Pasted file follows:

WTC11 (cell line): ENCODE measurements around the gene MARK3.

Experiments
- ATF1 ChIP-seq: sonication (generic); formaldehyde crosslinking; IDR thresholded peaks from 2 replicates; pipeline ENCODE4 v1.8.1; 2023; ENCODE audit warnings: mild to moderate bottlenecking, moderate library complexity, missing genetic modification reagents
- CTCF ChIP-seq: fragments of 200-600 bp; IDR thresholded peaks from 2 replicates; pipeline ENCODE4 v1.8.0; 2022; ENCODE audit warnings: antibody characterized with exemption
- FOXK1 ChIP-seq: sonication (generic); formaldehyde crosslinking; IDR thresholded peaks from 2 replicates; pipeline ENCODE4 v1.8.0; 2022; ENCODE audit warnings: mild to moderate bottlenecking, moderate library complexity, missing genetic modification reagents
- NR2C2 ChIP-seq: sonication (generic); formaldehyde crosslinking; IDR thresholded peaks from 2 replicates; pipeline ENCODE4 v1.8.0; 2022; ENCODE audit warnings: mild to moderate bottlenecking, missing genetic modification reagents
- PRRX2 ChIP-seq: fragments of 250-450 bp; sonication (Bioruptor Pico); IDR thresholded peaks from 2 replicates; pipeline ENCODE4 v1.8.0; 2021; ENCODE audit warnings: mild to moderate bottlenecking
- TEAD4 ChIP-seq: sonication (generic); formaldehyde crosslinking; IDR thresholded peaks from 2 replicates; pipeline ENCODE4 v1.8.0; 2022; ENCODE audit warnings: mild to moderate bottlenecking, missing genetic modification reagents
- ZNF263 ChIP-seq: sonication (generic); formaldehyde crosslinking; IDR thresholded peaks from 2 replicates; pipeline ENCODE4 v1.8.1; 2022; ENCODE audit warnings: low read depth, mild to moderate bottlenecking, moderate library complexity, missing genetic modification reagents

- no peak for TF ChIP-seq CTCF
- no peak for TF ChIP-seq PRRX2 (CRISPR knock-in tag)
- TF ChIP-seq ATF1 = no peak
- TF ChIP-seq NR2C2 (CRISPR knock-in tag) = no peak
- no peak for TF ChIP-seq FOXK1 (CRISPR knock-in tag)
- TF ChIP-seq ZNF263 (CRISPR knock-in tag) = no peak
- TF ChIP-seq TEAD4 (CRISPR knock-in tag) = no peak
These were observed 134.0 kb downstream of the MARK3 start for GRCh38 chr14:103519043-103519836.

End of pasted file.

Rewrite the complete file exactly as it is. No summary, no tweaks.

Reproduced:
WTC11 (cell line): ENCODE measurements around the gene MARK3.

Experiments
- ATF1 ChIP-seq: sonication (generic); formaldehyde crosslinking; IDR thresholded peaks from 2 replicates; pipeline ENCODE4 v1.8.1; 2023; ENCODE audit warnings: mild to moderate bottlenecking, moderate library complexity, missing genetic modification reagents
- CTCF ChIP-seq: fragments of 200-600 bp; IDR thresholded peaks from 2 replicates; pipeline ENCODE4 v1.8.0; 2022; ENCODE audit warnings: antibody characterized with exemption
- FOXK1 ChIP-seq: sonication (generic); formaldehyde crosslinking; IDR thresholded peaks from 2 replicates; pipeline ENCODE4 v1.8.0; 2022; ENCODE audit warnings: mild to moderate bottlenecking, moderate library complexity, missing genetic modification reagents
- NR2C2 ChIP-seq: sonication (generic); formaldehyde crosslinking; IDR thresholded peaks from 2 replicates; pipeline ENCODE4 v1.8.0; 2022; ENCODE audit warnings: mild to moderate bottlenecking, missing genetic modification reagents
- PRRX2 ChIP-seq: fragments of 250-450 bp; sonication (Bioruptor Pico); IDR thresholded peaks from 2 replicates; pipeline ENCODE4 v1.8.0; 2021; ENCODE audit warnings: mild to moderate bottlenecking
- TEAD4 ChIP-seq: sonication (generic); formaldehyde crosslinking; IDR thresholded peaks from 2 replicates; pipeline ENCODE4 v1.8.0; 2022; ENCODE audit warnings: mild to moderate bottlenecking, missing genetic modification reagents
- ZNF263 ChIP-seq: sonication (generic); formaldehyde crosslinking; IDR thresholded peaks from 2 replicates; pipeline ENCODE4 v1.8.1; 2022; ENCODE audit warnings: low read depth, mild to moderate bottlenecking, moderate library complexity, missing genetic modification reagents

- no peak for TF ChIP-seq CTCF
- no peak for TF ChIP-seq PRRX2 (CRISPR knock-in tag)
- TF ChIP-seq ATF1 = no peak
- TF ChIP-seq NR2C2 (CRISPR knock-in tag) = no peak
- no peak for TF ChIP-seq FOXK1 (CRISPR knock-in tag)
- TF ChIP-seq ZNF263 (CRISPR knock-in tag) = no peak
- TF ChIP-seq TEAD4 (CRISPR knock-in tag) = no peak
These were observed 134.0 kb downstream of the MARK3 start for GRCh38 chr14:103519043-103519836.